This is a continuation of a series of posts about bokeh and lenses that are designed to optimize it. The series starts here.
We’ve seen that in the Zeiss 135 mm f/2 Apo-Sonnar ZF.2, and to a lesser extent in the Nikon 135 mm f/2 DC-Nikkor, that out of focus (OOF) point sources are rendered as disks with approximately the same illumination across the disk. The Sony 135 mm f/2.8 STF lens has a different rendering, one with more of the energy concentrated towards the center of the blur circle.
All that is true when the point sources are near the center of the image. However, when the points are at the edges or corners, their view of the lens aperture is from the side, and the bourred area can cease to be circulat, ans assume the shape that some bokeh aficionados call “cat’s eyes”.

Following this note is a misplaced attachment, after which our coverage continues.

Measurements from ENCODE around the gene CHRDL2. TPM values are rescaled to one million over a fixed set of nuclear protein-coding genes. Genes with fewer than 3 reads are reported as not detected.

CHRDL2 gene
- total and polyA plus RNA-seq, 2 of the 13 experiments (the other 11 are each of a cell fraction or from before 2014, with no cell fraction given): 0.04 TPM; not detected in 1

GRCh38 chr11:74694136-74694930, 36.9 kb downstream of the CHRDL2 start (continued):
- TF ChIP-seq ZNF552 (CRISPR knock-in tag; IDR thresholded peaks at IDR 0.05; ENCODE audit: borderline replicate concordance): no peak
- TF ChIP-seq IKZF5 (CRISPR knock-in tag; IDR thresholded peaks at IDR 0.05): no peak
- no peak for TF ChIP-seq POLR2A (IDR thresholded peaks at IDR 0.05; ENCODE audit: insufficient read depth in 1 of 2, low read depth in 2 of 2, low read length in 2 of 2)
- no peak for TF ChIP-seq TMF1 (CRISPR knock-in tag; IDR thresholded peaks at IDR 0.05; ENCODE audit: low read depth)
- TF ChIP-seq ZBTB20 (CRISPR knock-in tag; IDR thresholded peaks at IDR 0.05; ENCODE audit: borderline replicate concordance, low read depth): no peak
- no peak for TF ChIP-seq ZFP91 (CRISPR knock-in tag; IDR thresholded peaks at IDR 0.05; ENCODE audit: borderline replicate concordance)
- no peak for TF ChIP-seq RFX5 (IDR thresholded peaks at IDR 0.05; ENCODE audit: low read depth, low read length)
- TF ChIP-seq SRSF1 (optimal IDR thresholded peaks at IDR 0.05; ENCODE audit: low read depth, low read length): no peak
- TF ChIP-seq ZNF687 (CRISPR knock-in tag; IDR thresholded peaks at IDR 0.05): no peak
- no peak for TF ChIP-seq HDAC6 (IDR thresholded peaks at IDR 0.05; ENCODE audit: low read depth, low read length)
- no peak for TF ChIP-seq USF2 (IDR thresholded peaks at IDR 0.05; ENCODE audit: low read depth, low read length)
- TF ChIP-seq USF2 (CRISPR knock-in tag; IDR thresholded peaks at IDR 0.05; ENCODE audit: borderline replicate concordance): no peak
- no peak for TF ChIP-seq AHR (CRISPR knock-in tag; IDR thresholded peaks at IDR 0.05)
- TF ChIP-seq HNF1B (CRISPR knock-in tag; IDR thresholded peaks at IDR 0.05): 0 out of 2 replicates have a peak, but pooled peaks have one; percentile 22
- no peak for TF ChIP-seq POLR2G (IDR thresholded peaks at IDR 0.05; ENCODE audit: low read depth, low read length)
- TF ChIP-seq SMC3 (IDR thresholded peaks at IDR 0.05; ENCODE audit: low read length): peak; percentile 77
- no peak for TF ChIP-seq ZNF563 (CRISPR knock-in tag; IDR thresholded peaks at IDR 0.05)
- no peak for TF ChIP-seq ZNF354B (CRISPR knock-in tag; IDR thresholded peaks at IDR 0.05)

In this post, I’m going to look at point source rendering at the edges and corners with all three lenses when they are wide open, which is the worst-case setting.
First, the Apo-Sonnar:
Ignore the dark lines and bands; they are artifacts of the way the LED light works. The Zeiss cat’s eyes are gone at f/4 and narrower apertures.
Now the Nikon lens with the defocus control set to off:
With the Nikon, the cat’s eyes are almost gone at f/2.8.
Now the Nikon with the defocus control turned on:
The defocus control makes essentially no difference with respect to cat’s eyes.
Now the Sony STF lens:
No cat’s eyes. But the Sony STF is only a f/2.8 lens, so it has an easier time with cat’s eyes than the other two lenses, which are a full stop faster. Only the Zeiss lens shows significant feline characteristics at f/2.8.